Straight Line Crazy

Photo by Manuel Harlan

Straight Line Crazy by David Hare – Bridge Theatre, London

David Hare’s new play is a history lesson. New York city planner Robert Moses shaped the modern city by supplying it with expressways and parkways, new roads that accelerated the era of the car and drove their way through the properties of the elite and the poor alike. Straight Line Crazy is set at two key points in Moses career as the man no politician dared say no to. In 1926 he established his reputation by building two parkways to Long Island, opening the backyards of New York’s millionaire families to ordinary people, or at least those with a car. In 1955 he met his match, defeated by a coalition of the organised middle class over plans to build an expressway through Washington Square Park. We see the arrogance and unshakeable self-belief that both made him and finished him. He claimed to serve the people, but on the basis that he knew what was best. In the 1920s, the car seemed to be the future. By the 1950s it had become clear that traffic was destroying the places it was supposed to serve.

The strengths of Nicholas Hytner’s production lie in its excellent case. Ralph Fiennes, as Moses, approaches the part like Olivier – finding the right stance. He throws his shoulders back and his chest out to thicken his profile, and prowls the stage as coiled and tense as the braces that hold up his enormous 1920s trousers. Fiennes is in his element as man whose tragic flaw, his inability to understand or respect anyone else, will clearly be his downfall. Hare’s script has him smouldering most of the time, but when he explodes Fiennes is in his element. His favourite politician, man of the people New York Governor Al Smith, is excellently played by Danny Webb as a twinkly, mischievous character whom you cross at your peril. Samuel Barnett and Siobhán Cullen play Moses’ lieutenants, who grow old and disillusioned as the times catch up with Moses and pass him by.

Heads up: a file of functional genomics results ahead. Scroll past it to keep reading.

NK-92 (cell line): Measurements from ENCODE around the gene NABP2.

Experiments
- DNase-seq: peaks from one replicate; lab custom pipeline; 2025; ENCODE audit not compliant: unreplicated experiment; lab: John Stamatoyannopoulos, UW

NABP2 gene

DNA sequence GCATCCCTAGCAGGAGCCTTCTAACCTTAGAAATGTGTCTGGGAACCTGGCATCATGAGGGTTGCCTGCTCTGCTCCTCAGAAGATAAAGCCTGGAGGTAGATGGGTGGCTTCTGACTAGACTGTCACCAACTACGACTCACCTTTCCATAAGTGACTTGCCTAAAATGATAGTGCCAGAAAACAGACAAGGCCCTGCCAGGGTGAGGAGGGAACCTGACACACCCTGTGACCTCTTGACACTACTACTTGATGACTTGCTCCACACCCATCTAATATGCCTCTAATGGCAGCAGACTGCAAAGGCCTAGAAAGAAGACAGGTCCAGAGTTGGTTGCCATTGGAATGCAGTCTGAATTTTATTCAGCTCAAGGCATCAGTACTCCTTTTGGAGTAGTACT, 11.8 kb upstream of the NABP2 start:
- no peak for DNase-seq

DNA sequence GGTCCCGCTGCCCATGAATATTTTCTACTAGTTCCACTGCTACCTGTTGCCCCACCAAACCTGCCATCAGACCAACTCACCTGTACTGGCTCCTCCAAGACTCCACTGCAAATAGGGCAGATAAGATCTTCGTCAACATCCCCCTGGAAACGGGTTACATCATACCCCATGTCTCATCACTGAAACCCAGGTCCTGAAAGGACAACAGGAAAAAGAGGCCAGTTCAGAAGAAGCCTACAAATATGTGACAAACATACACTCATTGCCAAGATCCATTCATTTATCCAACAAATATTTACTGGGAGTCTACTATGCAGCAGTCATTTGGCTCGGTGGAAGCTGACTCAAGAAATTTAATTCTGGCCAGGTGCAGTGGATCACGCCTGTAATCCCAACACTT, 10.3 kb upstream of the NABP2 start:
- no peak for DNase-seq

Helen Schlesinger gives perfect impersonation of Greenwich Village campaigner Jane Jacobs, but it is here that the play’s problems become evident. Firstly, Hare only seems interested in Moses. While the play is about him, the writing fails to activate the characters around him, with the exception of Al Smith. Jacobs signs off at the end of the evening by explaining that she later moved to Toronto, but there is no mention of the rather more important fact that she became the greatest and most influential urban thinker of her day, whose work still shapes the way planners think about cities. This is more than an oversight – it diminishes one of the 20th century’s most important figures, making her serve the story of Moses, which is particularly ironic given his apparent disregard for the opinions of ‘housewives’. Other characters struggle for significance. Attempts to provide Barnett and Cullen with storylines feel like token efforts, and they spend much of their time standing around on Bob Crowley’s cavernous architect’s office set, listening as Fiennes tells us what he thinks.

If the point of the play is Moses, Hare also fails to make it clear why. There is no sense of the current relevance of this story, or why he has chosen to stage it now. The events of Moses’ life are relatively well known, and the play resembles a history lesson that ends in 1955, repeating a story as it happened, without analysis of how it changed our 21st century world. There is a hint at the end of the play of a different, more interesting story as Jacobs is given lines claiming Greenwich Village was destroyed by gentrification instead of the expressway – a theme that suddenly brings the evening into brief focus. Ultimately, despite the undeniable quality of the performers, this is a safe and even somewhat dull evening, which does not challenge or threaten the audience, and leaves them smugly confirmed in the beliefs that held when they took their seats.

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